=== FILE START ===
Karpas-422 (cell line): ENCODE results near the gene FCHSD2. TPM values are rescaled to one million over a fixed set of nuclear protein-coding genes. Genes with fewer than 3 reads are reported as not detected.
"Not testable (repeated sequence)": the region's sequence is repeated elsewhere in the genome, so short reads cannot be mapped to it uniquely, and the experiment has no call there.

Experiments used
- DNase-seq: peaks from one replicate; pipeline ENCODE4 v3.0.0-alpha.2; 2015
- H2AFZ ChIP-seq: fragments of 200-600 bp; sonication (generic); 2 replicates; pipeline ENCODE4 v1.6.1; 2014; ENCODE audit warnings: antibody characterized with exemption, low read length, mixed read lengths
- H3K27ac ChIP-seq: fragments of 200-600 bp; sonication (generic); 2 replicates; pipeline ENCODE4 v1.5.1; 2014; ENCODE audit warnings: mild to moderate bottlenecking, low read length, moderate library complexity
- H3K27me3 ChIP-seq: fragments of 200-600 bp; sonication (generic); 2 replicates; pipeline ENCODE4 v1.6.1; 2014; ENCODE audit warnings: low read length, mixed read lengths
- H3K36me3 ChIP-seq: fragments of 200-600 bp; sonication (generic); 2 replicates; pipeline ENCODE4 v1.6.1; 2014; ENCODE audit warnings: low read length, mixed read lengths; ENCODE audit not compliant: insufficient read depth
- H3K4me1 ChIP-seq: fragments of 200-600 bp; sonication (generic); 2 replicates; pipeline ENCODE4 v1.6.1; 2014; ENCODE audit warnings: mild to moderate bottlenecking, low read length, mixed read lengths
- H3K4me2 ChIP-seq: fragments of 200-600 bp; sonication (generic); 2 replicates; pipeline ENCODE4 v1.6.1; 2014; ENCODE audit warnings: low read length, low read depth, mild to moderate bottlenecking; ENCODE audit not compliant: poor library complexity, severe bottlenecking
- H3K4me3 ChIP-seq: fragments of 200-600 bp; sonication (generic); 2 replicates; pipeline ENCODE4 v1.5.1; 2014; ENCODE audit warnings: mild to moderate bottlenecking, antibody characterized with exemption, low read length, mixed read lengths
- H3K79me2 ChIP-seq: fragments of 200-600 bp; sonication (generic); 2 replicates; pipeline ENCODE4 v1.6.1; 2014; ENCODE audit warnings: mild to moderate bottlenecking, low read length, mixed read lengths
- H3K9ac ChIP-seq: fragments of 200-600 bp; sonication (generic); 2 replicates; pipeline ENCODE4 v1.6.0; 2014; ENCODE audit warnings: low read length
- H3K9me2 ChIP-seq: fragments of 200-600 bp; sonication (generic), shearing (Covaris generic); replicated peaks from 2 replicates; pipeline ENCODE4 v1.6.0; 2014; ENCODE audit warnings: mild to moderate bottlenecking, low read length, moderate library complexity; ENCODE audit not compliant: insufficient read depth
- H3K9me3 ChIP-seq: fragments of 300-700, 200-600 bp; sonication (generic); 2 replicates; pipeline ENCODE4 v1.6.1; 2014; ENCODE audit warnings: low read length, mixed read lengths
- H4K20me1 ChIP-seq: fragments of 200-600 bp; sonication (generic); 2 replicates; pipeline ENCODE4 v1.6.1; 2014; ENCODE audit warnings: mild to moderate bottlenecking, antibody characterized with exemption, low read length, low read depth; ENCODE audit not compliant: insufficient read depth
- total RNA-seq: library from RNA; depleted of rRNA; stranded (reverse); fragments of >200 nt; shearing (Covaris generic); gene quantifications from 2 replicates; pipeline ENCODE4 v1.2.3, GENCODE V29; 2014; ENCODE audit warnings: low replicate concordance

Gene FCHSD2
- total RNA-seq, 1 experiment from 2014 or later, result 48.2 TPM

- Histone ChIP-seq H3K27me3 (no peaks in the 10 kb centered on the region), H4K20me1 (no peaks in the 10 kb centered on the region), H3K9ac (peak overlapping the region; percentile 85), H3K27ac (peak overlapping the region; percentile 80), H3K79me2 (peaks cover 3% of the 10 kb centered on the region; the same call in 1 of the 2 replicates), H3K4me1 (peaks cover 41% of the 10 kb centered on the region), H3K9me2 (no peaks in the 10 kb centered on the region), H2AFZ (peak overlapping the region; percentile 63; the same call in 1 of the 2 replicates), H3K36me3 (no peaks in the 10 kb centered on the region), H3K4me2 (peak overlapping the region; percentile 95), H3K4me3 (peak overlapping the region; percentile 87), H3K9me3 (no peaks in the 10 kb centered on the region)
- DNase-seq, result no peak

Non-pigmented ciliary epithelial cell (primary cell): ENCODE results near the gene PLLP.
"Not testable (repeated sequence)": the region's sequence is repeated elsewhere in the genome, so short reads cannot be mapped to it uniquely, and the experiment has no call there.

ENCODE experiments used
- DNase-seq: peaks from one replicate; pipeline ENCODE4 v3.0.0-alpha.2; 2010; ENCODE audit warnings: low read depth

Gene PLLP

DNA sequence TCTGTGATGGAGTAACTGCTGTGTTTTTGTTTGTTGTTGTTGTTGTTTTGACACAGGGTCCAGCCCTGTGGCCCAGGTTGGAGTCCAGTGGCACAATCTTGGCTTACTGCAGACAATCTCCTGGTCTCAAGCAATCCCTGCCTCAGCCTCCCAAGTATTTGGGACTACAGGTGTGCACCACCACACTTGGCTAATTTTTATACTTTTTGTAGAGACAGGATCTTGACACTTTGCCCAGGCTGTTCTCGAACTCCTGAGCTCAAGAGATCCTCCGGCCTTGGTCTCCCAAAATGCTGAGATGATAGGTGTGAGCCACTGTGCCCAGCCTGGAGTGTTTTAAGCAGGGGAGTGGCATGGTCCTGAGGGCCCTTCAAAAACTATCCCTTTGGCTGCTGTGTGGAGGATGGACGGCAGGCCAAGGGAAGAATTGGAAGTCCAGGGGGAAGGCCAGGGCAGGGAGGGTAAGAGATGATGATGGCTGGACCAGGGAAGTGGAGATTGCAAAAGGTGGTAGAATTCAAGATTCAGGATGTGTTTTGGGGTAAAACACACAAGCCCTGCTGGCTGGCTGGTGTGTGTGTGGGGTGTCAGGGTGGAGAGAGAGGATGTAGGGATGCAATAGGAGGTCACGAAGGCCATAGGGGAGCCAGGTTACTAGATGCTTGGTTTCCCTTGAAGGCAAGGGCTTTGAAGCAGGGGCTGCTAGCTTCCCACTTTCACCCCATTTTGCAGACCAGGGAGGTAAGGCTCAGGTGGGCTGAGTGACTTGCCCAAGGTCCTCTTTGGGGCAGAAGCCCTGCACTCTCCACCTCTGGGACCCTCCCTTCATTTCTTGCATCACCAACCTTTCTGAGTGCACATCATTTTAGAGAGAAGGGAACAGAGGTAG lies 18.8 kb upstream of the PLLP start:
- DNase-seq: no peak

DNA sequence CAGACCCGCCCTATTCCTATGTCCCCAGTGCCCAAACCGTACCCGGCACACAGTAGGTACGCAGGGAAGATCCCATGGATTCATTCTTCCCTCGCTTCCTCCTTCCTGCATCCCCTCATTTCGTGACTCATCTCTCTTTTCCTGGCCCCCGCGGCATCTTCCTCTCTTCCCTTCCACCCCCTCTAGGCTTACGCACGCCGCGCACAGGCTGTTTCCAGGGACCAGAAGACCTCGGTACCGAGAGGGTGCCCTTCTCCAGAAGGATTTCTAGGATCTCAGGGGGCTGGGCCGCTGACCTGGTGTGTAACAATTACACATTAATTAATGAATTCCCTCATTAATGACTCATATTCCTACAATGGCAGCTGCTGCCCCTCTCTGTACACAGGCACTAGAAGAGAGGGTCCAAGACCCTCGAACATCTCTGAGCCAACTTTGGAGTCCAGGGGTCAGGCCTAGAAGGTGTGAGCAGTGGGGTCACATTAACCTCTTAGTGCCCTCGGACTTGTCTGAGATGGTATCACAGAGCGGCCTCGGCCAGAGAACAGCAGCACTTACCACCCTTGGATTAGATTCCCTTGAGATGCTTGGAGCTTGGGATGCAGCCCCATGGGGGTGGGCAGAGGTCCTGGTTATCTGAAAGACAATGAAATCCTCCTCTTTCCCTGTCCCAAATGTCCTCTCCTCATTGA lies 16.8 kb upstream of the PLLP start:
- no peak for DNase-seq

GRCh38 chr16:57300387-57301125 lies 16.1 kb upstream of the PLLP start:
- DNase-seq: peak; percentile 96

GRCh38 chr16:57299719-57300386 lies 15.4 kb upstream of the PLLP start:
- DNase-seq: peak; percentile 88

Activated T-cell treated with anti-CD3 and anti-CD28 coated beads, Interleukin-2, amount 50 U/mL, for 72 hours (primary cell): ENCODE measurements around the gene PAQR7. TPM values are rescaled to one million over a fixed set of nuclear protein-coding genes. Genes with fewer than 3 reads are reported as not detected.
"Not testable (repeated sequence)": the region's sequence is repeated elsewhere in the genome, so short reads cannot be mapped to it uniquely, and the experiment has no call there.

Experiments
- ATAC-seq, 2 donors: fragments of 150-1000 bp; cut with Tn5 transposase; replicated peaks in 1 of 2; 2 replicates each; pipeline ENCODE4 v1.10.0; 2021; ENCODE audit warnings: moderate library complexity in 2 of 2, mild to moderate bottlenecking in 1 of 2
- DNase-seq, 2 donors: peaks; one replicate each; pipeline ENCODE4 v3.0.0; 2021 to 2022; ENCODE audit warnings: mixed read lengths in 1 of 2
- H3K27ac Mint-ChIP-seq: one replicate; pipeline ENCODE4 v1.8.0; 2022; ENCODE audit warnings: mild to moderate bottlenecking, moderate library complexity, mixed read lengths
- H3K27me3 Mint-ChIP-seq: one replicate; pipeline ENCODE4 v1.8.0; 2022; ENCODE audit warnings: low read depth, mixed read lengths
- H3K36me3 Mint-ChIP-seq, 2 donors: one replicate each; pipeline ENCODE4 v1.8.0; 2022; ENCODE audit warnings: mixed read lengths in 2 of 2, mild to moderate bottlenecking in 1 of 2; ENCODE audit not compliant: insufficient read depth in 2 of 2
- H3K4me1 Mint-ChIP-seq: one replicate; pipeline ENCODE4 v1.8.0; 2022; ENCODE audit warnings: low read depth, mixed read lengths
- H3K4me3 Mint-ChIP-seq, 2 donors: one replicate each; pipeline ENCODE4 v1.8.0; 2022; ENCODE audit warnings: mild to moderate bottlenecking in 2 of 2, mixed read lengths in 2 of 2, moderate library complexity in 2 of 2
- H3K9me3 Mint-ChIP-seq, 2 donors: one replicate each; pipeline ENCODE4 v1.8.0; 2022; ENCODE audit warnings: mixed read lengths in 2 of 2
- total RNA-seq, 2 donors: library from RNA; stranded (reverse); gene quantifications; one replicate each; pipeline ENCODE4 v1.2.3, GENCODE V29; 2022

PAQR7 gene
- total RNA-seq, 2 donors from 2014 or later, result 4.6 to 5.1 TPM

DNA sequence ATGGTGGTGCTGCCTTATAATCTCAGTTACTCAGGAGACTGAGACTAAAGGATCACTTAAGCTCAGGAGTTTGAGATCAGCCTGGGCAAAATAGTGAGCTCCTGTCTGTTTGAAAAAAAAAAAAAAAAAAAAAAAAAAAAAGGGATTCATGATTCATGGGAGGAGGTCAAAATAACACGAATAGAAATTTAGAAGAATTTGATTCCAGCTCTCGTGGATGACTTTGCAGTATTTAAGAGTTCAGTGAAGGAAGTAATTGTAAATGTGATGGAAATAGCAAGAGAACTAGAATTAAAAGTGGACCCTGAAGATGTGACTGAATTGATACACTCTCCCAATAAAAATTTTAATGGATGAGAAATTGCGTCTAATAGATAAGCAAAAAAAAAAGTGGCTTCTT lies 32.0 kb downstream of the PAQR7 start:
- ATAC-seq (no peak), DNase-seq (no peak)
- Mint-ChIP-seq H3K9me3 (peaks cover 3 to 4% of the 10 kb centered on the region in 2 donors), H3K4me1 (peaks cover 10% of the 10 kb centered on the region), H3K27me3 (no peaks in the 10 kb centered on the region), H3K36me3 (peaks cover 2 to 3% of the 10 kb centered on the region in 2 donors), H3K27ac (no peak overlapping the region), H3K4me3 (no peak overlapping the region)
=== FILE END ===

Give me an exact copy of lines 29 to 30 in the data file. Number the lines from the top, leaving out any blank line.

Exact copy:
DNA sequence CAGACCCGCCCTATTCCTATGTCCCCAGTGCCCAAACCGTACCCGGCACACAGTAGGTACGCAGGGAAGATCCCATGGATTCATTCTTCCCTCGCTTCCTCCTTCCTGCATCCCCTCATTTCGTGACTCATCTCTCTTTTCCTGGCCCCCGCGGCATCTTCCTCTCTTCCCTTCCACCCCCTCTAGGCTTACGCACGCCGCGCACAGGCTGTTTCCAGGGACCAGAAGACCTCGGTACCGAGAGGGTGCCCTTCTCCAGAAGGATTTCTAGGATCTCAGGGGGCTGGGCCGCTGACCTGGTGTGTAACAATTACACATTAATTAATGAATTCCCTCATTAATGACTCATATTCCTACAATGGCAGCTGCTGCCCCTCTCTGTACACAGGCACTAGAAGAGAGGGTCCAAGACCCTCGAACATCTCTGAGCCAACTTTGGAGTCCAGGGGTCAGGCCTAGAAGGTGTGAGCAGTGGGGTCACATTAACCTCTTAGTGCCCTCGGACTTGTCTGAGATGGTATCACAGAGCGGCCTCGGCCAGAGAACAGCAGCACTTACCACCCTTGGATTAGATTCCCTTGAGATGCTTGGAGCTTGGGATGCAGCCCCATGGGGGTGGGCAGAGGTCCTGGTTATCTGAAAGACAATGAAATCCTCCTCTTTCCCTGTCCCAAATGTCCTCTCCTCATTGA lies 16.8 kb upstream of the PLLP start:
- no peak for DNase-seq